The melodic dissonance of JOHNS’ new album, Grift Marks (released this past Saturday via Peterwalkee Records), comes from a dark, post-industrialized corner of the world. Imagine Joy Division’s Ian Curtis growing up in the rust belt. Still, every track, every note on the newest release demonstrates a high level of precision. JOHNS may conduct a pathos of unbridled terror, but it is with great care, rather than sloppy angst, that quintet does this.

Multiple guitars from John Toohill and Nick Gordon leave their trademark scrape on the surface of every song, but with delicate harmony rather than chaotic noise. The dueling leads in “Wasteland,” for instance, intertwine to create a pallet for the track’s chanting, gang vocals. The guitar and bass hits in the chorus of “Erase Them” hit so hard because of the band’s attention to melody and countermelody.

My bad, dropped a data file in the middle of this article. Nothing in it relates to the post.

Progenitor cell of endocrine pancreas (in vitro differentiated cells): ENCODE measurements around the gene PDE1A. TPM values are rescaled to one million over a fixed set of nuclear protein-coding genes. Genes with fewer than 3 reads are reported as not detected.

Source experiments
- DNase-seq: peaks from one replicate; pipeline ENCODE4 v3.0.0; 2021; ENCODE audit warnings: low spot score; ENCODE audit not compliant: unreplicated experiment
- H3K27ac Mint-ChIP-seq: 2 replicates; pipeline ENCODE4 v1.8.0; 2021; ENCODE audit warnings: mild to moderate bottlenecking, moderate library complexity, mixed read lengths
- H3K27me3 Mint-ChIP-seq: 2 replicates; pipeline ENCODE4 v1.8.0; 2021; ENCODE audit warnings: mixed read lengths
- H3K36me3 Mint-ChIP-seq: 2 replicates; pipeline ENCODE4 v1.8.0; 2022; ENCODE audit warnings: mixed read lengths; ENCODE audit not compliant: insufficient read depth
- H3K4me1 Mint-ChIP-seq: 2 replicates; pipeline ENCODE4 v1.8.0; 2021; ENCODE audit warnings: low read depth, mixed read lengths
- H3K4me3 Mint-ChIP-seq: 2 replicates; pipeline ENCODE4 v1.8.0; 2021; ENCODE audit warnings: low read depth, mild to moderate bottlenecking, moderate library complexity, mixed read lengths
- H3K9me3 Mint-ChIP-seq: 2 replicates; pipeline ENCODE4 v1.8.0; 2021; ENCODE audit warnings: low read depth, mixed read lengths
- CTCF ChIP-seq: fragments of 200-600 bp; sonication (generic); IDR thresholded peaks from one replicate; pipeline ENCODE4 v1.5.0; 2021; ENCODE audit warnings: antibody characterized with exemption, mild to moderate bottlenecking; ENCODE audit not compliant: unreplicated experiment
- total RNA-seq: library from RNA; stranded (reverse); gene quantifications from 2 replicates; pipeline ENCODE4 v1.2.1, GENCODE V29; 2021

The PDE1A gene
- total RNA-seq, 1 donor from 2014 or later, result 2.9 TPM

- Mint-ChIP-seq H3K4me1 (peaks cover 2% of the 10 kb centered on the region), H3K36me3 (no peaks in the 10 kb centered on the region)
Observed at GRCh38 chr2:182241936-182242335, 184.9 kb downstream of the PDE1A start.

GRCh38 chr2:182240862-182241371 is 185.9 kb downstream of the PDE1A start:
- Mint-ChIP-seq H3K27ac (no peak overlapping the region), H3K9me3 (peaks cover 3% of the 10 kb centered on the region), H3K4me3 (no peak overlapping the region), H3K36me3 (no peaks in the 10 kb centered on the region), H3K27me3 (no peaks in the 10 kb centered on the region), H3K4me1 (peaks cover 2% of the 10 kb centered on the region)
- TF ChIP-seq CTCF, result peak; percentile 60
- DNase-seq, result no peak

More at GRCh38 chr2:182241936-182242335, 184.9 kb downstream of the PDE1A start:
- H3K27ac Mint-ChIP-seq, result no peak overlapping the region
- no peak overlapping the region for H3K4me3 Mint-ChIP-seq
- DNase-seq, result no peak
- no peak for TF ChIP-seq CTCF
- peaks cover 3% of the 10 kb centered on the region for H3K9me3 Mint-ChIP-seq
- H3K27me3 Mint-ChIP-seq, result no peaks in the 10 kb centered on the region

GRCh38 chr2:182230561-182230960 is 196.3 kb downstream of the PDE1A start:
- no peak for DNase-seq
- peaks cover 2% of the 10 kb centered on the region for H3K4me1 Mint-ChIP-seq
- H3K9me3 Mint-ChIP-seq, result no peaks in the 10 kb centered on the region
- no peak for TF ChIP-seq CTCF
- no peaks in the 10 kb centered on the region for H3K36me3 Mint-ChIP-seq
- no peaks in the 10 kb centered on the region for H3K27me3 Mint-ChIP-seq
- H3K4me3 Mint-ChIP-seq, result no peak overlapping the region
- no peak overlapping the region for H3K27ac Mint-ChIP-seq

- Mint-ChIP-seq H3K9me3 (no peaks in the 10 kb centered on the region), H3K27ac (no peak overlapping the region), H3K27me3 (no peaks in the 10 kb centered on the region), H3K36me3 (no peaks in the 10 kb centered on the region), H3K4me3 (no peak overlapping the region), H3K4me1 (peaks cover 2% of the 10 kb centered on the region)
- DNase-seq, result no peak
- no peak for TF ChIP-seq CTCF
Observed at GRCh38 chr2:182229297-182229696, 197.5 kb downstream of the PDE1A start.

While uniform in mood and composition, each track employs a different angle of performance. Some take a more particularly proto-punk angle; others are slower and more brooding. The album’s opener, “Nails and Walls,” balances the multiple efforts of the album in perfect synthesis: chimey, syncopated guitar and drums sit well under Toohill’s almost monotone screams of biting, visceral lyrics: “Traffic the tearing because they’re worth more/ spend all their time in a revolving door.”

Grift Marks plays with tight arrangements, but is thematically an altogether noisy and chaotic affair. It’s indeed quite refreshing to find a band so haunting and jarring, playing with the precision and ornamentation often disregarded by purists in similar genres of music.